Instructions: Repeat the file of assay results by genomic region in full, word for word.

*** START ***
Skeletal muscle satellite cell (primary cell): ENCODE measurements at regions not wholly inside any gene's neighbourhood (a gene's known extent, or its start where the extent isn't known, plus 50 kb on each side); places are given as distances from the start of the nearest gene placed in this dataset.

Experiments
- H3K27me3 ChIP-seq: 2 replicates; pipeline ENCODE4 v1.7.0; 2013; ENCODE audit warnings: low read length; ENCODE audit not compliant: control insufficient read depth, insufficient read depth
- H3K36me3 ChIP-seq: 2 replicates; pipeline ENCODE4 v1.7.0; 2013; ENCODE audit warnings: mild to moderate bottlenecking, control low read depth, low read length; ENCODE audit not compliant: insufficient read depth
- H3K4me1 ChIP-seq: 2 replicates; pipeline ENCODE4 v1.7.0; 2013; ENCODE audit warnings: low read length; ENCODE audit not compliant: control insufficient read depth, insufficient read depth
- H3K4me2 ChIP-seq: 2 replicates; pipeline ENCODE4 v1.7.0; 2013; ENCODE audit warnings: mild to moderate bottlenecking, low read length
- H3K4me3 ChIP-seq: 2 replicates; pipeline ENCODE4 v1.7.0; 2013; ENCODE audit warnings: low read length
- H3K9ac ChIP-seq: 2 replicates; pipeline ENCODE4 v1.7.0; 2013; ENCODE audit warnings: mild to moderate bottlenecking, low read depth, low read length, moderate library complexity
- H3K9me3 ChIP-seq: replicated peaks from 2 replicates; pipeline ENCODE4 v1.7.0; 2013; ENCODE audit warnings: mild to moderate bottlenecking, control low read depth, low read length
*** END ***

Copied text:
Skeletal muscle satellite cell (primary cell): ENCODE measurements at regions not wholly inside any gene's neighbourhood (a gene's known extent, or its start where the extent isn't known, plus 50 kb on each side); places are given as distances from the start of the nearest gene placed in this dataset.

Experiments
- H3K27me3 ChIP-seq: 2 replicates; pipeline ENCODE4 v1.7.0; 2013; ENCODE audit warnings: low read length; ENCODE audit not compliant: control insufficient read depth, insufficient read depth
- H3K36me3 ChIP-seq: 2 replicates; pipeline ENCODE4 v1.7.0; 2013; ENCODE audit warnings: mild to moderate bottlenecking, control low read depth, low read length; ENCODE audit not compliant: insufficient read depth
- H3K4me1 ChIP-seq: 2 replicates; pipeline ENCODE4 v1.7.0; 2013; ENCODE audit warnings: low read length; ENCODE audit not compliant: control insufficient read depth, insufficient read depth
- H3K4me2 ChIP-seq: 2 replicates; pipeline ENCODE4 v1.7.0; 2013; ENCODE audit warnings: mild to moderate bottlenecking, low read length
- H3K4me3 ChIP-seq: 2 replicates; pipeline ENCODE4 v1.7.0; 2013; ENCODE audit warnings: low read length
- H3K9ac ChIP-seq: 2 replicates; pipeline ENCODE4 v1.7.0; 2013; ENCODE audit warnings: mild to moderate bottlenecking, low read depth, low read length, moderate library complexity
- H3K9me3 ChIP-seq: replicated peaks from 2 replicates; pipeline ENCODE4 v1.7.0; 2013; ENCODE audit warnings: mild to moderate bottlenecking, control low read depth, low read length